Selenium intake was higher in MASLD group and highest in MASLD with advanced fibrosis (P = 0.001). Selenium is a trace mineral that protects against oxidative stress and is found in animal proteins, breads and cereals. Selenium deficiency is rare. Most individuals in the US consume more than the recommended daily allowance of 55 micrograms/day. More than 150 micrograms/day can be harmful. Prior studies have shown a dose-related relationship between selenium and MASLD, with harmful associations found at serum selenium levels >130 μg/L and <130 μg/L serum selenium had no association with MASLD [52]. This association between high selenium levels and liver fibrosis has also been seen in epidemiologic studies [53]. The exact mechanism remains unclear, but studies suggest that high levels of selenium are associated with insulin resistance, increased lipogenesis, and oxidative stress [53]. In a randomized controlled trial of selenium supplementation for prostate cancer prevention, selenium supplementation was associated with an increased incidence of type 2 diabetes [54]. The higher selenium intake in individuals with MASLD could also be higher due to their greater consumption of food in general (higher caloric intake), including bread, meat and cereals. Although we did not find an association in our studies, reduced folate intake and lower vitamin D have been inconsistently reported in association with MASLD [55,56].

In an analysis of macronutrients, the MASLD group had an increased intake of carbohydrates, calories, cholesterol and total saturated fatty acids. Epidemiologic and experimental studies have shown saturated fats and cholesterol intake are associated with MASLD [57,58]. Mice fed a high fat and cholesterol diet developed sequential progression of hepatic steatosis, steatohepatitis, fibrosis and eventually liver cancer [59,60]. Prior studies have suggested that free fatty acids and their derivates trigger several intracellular responses, including cytokine release and macrophage activation, leading to lipotoxic stress and pro-inflammatory states [61,62]. Saturated fat has been shown to provoke insulin resistance and endotoxinemia associated with MASLD and increase harmful plasma ceramides compared to high carbohydrate or unsaturated fat diets [63]. Excess caloric intake and carbohydrates have also been linked to MASLD, particularly fructose (either found naturally, as added sugar, or as high fructose corn syrup). Elevated triglyceride levels and denovo lipogenesis have been seen in carbohydrate and fructose enriched diets [64,65]. However, the role of total caloric intake versus carbohydrate intake remains a challenging one, with some studies suggesting energy or caloric deficit is the mainstay of decreased liver fat accumulation with no extra benefit of carbohydrate restriction [66].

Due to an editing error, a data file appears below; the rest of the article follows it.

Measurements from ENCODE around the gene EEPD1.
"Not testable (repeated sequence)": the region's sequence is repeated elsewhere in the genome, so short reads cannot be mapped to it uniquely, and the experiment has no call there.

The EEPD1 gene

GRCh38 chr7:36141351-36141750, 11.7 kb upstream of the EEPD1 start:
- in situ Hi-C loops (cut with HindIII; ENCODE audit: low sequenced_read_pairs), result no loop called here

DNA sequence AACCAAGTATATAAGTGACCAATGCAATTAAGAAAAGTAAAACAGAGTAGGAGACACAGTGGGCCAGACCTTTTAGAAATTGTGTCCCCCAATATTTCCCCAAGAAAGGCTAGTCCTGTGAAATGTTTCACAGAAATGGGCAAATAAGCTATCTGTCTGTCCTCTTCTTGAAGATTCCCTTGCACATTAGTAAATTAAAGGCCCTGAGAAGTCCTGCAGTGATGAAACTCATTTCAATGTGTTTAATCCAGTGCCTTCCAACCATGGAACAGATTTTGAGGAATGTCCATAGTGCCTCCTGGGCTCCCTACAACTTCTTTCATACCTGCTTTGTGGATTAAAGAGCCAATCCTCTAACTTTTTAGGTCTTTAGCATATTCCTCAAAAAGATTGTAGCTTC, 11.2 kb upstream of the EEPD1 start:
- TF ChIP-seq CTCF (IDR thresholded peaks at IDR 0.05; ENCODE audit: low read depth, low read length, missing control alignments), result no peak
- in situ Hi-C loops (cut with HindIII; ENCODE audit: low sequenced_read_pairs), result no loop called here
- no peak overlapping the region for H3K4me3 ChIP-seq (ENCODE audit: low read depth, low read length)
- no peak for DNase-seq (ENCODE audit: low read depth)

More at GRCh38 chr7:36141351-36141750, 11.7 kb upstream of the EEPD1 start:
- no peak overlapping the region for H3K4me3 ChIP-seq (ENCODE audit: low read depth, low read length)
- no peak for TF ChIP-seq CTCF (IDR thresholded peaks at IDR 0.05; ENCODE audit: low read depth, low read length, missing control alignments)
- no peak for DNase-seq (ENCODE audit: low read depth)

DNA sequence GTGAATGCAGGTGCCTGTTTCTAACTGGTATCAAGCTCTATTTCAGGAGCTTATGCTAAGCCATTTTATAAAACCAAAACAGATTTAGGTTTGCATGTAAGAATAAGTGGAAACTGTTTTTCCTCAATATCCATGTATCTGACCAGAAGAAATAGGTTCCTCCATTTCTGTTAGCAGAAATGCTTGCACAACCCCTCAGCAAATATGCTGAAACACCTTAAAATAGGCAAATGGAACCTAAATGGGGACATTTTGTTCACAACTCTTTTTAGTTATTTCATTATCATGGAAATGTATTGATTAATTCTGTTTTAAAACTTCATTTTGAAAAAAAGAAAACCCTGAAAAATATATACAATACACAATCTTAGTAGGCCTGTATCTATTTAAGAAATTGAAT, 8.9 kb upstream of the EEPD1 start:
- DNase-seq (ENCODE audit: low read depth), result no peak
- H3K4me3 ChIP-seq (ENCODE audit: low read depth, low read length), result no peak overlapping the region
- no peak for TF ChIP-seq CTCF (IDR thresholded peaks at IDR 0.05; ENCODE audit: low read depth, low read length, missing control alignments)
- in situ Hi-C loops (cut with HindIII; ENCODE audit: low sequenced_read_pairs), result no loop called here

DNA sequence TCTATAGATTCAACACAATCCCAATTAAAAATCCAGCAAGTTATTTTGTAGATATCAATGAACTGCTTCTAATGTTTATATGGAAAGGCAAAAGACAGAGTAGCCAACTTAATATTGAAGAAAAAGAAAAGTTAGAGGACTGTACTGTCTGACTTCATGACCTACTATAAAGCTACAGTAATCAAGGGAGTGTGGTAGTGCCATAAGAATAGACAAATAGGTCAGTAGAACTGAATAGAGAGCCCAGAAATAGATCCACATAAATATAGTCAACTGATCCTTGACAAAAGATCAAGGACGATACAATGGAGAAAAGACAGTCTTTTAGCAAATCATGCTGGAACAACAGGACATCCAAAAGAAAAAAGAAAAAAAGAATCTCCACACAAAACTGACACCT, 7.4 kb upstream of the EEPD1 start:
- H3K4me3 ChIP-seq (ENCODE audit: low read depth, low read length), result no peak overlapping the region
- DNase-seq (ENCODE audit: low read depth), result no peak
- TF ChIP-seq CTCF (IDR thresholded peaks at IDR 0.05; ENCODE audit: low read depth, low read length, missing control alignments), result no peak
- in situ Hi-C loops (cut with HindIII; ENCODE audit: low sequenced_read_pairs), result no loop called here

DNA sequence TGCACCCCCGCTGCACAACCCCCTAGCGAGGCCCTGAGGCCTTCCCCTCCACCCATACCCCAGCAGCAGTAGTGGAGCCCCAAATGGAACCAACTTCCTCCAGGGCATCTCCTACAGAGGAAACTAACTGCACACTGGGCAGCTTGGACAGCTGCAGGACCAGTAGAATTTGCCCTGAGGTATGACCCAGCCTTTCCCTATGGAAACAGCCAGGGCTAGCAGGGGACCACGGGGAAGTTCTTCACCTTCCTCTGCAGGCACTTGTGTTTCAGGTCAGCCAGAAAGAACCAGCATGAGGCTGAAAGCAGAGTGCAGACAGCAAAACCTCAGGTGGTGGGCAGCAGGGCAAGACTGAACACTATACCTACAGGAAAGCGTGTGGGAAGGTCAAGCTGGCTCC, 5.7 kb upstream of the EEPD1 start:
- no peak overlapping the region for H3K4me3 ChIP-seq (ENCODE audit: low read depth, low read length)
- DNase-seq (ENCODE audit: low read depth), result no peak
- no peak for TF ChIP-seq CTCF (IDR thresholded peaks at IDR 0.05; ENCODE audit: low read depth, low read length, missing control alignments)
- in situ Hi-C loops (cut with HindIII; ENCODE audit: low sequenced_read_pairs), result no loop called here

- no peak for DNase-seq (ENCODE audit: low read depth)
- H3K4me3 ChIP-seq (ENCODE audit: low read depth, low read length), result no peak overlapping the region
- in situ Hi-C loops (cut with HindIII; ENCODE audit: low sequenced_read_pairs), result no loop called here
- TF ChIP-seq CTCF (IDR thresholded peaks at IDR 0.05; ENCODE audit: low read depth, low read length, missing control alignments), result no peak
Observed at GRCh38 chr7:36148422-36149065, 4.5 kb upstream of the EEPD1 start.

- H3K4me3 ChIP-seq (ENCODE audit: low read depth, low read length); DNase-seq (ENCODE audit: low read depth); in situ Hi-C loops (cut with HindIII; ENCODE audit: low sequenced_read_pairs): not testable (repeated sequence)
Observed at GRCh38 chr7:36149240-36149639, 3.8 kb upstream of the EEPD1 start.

The role of specific diets in MASLD remains an area of active investigation. Weight loss seems to be beneficial in preventing or even reversing MASH and fibrosis [67]. Caloric restriction can be effective, whether achieved through hypocaloric diets or intermittent fasting. The role of very low carbohydrate diets (ketogenic diets), although resulting in weight loss, remains controversial for MASH reversal, especially in the long term. An increase in vegetable proteins rather than animal proteins may be beneficial, and the Mediterranean diet has been shown to be effective in reducing liver fat, even if not resulting in weight loss [65].

The limitations of our study include the NHANES cross-sectional design, due to which causality cannot be conclusively proven and there could be confounding factors. Given the nature of dietary intake collection, there could be recall and reporting bias. While there is no established CAP cutoff score to diagnose MASLD, 280 dB/m is a widely accepted threshold that has been used in prior studies. The major strengths of our study include a large, nationwide study population that is representative of the general United States population. Dietary intake was taken via a validated method on two separate occasions and Fibroscan® data was obtained via trained technicians with appropriately sized wands. At least 10 valid measurements were obtained with an interquartile range/median (IQR/M) of less than 30 % to reduce sampling error. Future animal and prospective studies would help better characterize the association between our findings.


We found that MASLD patients in the US general population are more often on special diets, suggesting increased awareness and interest in utilizing diet changes to improve health. We also found that certain nutritional variables, including vitamin E and vitamin K, may play a protective role against MASLD. Excessive intake of selenium in the US diet may be associated with an increased risk of MASLD, and increased intake of macronutrients, such as carbohydrates, cholesterol, total saturated fatty acids, and total caloric intake, may promote the development of MASLD. This research should prompt further prospective studies to confirm these findings. Such an association, if confirmed, would have the potential to offer specific dietary recommendations for individuals with MASLD as well as potential nutraceutical options.



Author contributions

All authors contributed to the conception and design of the study, interpretation of data, and drafting of the article, and provided final approval of the version to be submitted. Fay Osman and Adnan Said participated in data analysis, while Adnan Said also contributed to critically revising the article for important intellectual content.